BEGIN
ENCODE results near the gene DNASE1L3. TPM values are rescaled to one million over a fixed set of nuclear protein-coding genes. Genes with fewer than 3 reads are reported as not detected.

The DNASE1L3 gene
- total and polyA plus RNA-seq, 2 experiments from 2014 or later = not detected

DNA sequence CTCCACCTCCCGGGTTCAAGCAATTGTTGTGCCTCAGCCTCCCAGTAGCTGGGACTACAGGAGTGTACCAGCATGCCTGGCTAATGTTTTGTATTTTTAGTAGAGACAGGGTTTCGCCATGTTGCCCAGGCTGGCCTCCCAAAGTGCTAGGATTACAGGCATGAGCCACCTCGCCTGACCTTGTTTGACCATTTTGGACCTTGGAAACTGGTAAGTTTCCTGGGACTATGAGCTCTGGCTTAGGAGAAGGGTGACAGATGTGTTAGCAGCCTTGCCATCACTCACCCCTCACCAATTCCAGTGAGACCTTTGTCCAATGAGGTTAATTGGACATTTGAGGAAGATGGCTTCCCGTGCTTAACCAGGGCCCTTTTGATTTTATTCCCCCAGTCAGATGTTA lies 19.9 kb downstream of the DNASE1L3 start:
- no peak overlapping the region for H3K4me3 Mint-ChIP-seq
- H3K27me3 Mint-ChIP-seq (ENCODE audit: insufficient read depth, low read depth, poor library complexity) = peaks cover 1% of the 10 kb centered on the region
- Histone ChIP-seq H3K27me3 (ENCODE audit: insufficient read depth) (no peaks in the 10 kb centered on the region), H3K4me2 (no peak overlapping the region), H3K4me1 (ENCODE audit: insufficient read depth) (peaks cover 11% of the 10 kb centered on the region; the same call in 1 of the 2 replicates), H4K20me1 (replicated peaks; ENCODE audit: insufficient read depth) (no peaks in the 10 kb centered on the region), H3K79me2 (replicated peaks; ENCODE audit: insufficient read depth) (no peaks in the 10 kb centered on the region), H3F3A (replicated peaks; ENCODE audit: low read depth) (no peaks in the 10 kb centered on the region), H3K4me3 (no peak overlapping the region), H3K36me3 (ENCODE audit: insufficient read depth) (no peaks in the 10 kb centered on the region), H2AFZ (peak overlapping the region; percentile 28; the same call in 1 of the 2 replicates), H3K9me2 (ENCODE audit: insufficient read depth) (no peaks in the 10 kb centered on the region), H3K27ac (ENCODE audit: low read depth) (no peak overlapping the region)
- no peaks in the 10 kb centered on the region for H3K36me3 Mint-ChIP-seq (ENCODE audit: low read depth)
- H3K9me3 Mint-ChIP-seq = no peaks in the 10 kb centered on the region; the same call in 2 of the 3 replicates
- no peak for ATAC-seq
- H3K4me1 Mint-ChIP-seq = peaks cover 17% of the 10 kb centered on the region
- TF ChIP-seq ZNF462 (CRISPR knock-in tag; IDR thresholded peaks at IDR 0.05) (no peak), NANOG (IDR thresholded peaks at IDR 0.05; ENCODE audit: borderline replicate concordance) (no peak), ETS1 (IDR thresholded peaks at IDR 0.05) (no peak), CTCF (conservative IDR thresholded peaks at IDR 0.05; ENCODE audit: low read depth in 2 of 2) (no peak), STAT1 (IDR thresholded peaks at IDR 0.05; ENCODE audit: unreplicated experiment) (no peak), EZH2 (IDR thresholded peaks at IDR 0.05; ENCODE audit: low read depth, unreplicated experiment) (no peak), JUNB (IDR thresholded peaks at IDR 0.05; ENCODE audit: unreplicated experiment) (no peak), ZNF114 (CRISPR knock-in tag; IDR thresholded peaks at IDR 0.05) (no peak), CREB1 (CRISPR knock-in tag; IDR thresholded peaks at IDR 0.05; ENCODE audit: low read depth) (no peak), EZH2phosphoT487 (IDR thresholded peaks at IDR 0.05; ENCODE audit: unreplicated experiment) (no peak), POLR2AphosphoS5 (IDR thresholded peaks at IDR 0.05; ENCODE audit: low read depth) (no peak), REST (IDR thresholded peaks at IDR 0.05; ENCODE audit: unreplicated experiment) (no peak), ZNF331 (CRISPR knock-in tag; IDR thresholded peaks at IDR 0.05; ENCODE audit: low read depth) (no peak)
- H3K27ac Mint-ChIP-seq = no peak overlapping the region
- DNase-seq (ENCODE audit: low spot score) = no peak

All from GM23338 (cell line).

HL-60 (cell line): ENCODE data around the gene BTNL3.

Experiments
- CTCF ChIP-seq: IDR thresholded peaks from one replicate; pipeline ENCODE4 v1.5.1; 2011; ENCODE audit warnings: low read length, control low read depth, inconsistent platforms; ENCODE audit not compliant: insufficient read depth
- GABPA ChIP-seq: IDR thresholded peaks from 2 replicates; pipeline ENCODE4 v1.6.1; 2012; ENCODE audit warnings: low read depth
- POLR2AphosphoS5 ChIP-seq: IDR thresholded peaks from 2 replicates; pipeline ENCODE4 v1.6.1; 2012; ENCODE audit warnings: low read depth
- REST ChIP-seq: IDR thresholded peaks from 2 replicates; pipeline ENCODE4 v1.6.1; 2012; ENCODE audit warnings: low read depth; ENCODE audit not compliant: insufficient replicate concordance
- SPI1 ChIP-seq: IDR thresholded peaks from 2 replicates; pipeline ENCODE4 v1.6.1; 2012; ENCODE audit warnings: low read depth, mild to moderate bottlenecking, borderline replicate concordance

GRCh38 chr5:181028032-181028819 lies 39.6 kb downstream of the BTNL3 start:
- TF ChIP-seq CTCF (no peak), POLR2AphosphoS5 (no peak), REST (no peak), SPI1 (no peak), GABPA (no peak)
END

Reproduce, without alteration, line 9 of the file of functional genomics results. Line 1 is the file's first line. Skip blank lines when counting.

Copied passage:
- H3K9me3 Mint-ChIP-seq = no peaks in the 10 kb centered on the region; the same call in 2 of the 3 replicates